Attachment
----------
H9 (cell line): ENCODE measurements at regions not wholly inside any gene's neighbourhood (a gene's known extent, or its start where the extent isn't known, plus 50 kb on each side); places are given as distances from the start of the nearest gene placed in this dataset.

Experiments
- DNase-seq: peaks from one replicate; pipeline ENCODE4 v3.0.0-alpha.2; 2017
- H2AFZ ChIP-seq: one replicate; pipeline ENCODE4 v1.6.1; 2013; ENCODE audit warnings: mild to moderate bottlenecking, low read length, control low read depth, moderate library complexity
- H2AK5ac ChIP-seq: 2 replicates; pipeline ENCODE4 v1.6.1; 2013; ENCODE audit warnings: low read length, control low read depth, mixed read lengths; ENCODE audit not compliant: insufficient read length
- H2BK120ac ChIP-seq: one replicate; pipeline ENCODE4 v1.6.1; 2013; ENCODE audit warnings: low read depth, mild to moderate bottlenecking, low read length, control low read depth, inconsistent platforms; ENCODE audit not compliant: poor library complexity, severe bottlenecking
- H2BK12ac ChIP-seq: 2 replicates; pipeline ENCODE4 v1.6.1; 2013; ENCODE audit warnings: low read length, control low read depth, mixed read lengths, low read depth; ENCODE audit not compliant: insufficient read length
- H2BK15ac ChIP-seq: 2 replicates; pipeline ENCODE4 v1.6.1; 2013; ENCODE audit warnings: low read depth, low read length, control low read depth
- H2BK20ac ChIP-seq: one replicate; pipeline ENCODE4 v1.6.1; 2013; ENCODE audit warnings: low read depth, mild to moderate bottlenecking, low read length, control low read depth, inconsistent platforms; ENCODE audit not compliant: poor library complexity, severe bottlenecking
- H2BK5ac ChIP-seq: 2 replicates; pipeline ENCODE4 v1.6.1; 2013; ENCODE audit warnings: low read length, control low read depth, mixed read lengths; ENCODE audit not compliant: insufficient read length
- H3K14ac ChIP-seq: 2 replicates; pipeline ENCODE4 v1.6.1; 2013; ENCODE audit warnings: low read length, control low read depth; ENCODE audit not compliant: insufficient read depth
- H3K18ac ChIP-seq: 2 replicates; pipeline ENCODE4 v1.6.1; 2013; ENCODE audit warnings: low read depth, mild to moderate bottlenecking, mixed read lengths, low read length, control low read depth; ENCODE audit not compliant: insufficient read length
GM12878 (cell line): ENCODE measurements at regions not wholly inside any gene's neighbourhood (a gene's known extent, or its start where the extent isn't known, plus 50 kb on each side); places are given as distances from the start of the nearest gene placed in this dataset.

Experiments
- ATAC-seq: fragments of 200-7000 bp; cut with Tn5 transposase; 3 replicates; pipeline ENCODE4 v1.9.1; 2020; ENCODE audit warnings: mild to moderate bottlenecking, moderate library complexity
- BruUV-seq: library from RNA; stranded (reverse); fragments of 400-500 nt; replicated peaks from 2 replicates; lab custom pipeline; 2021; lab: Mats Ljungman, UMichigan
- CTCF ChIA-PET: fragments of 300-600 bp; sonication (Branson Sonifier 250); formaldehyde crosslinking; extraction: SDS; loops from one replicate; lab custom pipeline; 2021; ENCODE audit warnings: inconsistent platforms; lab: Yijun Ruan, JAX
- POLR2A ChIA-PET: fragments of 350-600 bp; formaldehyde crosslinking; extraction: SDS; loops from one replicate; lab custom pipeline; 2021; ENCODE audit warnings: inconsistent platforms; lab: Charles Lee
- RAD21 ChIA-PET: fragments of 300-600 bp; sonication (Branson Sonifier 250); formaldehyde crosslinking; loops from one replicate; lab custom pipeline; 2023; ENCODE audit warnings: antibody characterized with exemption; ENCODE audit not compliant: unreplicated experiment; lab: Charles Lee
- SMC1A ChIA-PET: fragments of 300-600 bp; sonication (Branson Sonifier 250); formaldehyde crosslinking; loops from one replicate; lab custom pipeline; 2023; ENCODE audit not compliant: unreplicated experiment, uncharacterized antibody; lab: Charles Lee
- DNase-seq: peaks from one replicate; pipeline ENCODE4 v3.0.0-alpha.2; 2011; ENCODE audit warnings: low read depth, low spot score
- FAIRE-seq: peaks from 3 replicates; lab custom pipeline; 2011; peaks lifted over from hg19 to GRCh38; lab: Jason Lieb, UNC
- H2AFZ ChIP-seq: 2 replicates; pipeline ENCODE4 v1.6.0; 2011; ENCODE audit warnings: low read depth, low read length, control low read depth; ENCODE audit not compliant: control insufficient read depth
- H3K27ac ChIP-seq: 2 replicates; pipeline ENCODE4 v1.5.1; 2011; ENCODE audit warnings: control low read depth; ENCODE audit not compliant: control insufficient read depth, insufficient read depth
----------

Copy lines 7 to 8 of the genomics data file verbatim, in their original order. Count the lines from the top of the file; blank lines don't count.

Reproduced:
- H2BK12ac ChIP-seq: 2 replicates; pipeline ENCODE4 v1.6.1; 2013; ENCODE audit warnings: low read length, control low read depth, mixed read lengths, low read depth; ENCODE audit not compliant: insufficient read length
- H2BK15ac ChIP-seq: 2 replicates; pipeline ENCODE4 v1.6.1; 2013; ENCODE audit warnings: low read depth, low read length, control low read depth